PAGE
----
Music to Your Ears
By Jessica Cassyle Carr
On Hos and Hip-hop—Last week in response to Oprah's two-part Hip-hop Town Hall (which was in response to Don Imus being a dipshit), poet and hip-hop artist Saul Williams wrote an open letter to Oprah. Oprah's programs dealt with misogyny, racism, marginalization and censorship and hosted guests such as Def Jam cofounder Russell Simmons, rapper Common, poet and author Maya Angelou, a record executive, an entertainment lawyer, people involved with the NAACP and a group of female students from Spelman College (who, in 2004, protested a Nelly performance for his treatment of women in his videos). While the program was positive, it wasn't in-depth. Saul Williams’ letter, on the other hand, was.
Paging Dr. Octagon
Triumphant or resistant, an innovator returns
By Marisa Demarco
It was your average rabies call. Dr. Octagon was paged to Room 109, unaware of his looming demise. “I’ll tell you what,” spat Dr. Dooom as Octagon entered. “Take this, motherfucker. Take two of these and call me in the morning.” And thus, the good doctor was capped. Cause of death? Multiple GSWs (gunshot wounds) from a nemesis Octagon never saw coming.
Flyer on the Wall
Go West, Young Band
Rio Rancho gets a little louder when The Pharmacy, Fiction Onehundred, Built for Dummies and Easier Said Than Done play Thursday, April 26, at Turtle Mountain Brewing Co. (21+). Bring a few dollars for cover. (LM)
The Hands and The Skeletons
Hand jives and exorcisms
By Simon McCormack
Garage rock is a tricky genre. From listening to the intentionally lo-fi recordings and simple song structures, you might be tempted to think anyone can pull it off. Goodness knows a lot of bands have tried, but few have managed to stand out enough to gain more than just local recognition. Still others, such as Southern California’s The Willowz, struggle to break out of the tightly confined space the genre allows without losing what made them successful in the first place.
Neil Cowley Trio Displaced · Miles Okazaki Mirror · Misha Piatigorsky Uncommon Circumstance
By Mel Minter
Brash, punkish energy, hooks that could snag a whale and sheer invigorating exuberance mark the debut recording of the Neil Cowley Trio (with pianist/composer Cowley, bassist Richard Sadler and drummer Evan Jenkins). A taut ballad, a trancelike rocker, a miniature that recalls Vince Guaraldi, a conundrum set to music, a contemplative swinger—Cowley attacks everything with breathtaking dynamic flair and a surprising, adept touch. With a sure rhythmic feel and an irrepressible and infectious spirit, Cowley and the boys gleefully roll the tunes downhill in a headlong rush—almost, but never quite, losing control every time.
Rugby is a Drag • Truly Scrumptious Coxx
By Robin Babb
This Saturday, Jan. 21, drag your ass to Sidewinders by 9pm for the fundraiser, Rubgy is a Drag, presented by Brujos Rugby and Casa Q. That’s right, the strapping young Brujos Rugby Team players will be performing in drag for a one-night-only event with guest MC Truly Scrumptious Coxx…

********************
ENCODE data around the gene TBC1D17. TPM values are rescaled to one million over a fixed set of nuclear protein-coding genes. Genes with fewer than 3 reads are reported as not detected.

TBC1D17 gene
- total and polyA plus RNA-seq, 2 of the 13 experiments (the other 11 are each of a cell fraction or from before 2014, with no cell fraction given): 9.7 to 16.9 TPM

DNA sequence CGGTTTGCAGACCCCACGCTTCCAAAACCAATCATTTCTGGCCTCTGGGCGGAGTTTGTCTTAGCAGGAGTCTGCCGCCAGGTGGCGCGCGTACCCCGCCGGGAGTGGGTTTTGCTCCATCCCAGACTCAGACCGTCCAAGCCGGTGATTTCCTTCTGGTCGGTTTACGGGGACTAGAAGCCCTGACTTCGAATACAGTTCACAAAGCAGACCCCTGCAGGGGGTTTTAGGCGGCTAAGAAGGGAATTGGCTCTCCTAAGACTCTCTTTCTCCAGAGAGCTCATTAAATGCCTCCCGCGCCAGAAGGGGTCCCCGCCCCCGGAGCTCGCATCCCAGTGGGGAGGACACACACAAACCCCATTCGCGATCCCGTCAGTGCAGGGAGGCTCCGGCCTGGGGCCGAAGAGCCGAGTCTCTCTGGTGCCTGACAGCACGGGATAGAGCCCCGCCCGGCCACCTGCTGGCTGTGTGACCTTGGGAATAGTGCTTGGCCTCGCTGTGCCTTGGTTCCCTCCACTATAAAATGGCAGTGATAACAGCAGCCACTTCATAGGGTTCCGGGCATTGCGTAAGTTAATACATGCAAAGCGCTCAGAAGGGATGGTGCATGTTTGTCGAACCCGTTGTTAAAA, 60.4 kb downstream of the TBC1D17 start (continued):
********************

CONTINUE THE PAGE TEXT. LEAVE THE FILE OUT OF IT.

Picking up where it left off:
Courtesy Epic Records
Chevelle • alternative • Black Map • Dinosaur Pile-Up • rock
By August March
Chevelle, an indie band from the Midwest, portrays their hard sound—expressed with exasperated vocals, a muscular rhythms and chunky guitar riffs that repeatedly drift off into tangential melodies—as an artful thing, comparable to '90s peers like Tool…
Courtesy of Mono/Poly Facebook Page
Mono/Poly • electronic, experimental, alternative hip hop, glitch • Tsuruda • trap, grime, dubstep • 1960sfe • chill wave
By Megan Reneau
Charles E. Dickerson, aka, Mono/Poly will be breaking down beats hard at Sister Bar, on Thursday, Jan. 26. Mono/Poly is known for adroit techniques playing everything from ambient break beats to glitch hip-hop. He's has worked with Flying Lotus, Kendrick Lamar, Thundercat, and has tracks set to be released with Erykah Badu, Kali Uchis and Kamasi Washington—just by that short significant list, you can tell he's fucking superb at what he does. Joining Mono/Poly will be Tsuruda, who excellently blends trap, hip-hop and house sounds, as well as local heavyweight DJ, 1960sfe (formerly known as 1960 Sci Fi Era), who creates beautiful chill wave beats. The 21+ show begins at 9pm and is $8.
Photo by Wes Naman
Silver String Band • Americana, blues • Squash Blossom Boys • bluegrass, folk
By August March
The Albuquerque Folk Festival has ebbed and flowed over the years, presumably in a fashion similar to the mythically winding rivers often rhapsodized about in American folk lore, literature and music. The ascension of the late, great Gary Libman to the presidency of the festival's board of directors provided structure and growth that has practically guaranteed the source of all the good ole music will never run dry. Still, given the economic realities in our great nation and the costs of producing such a successful regional music fest, a benefit concert is often in order, to keep things flowing, as it were. With that metaphor in mind, check out the concert featuring two of Burque's authentic Americana units, the Silver String Band and The Squash Blossom Boys when they perform on Friday, Jan. 27. A portion of the proceeds from this 21+ holy hootenanny beginning at 9pm will benefit the festival before it's 2017 iteration comes around on June 3, 2017. Tickets are $5.
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David Chavez & Bob Scanlon • variety at Kelly’s Brew Pub
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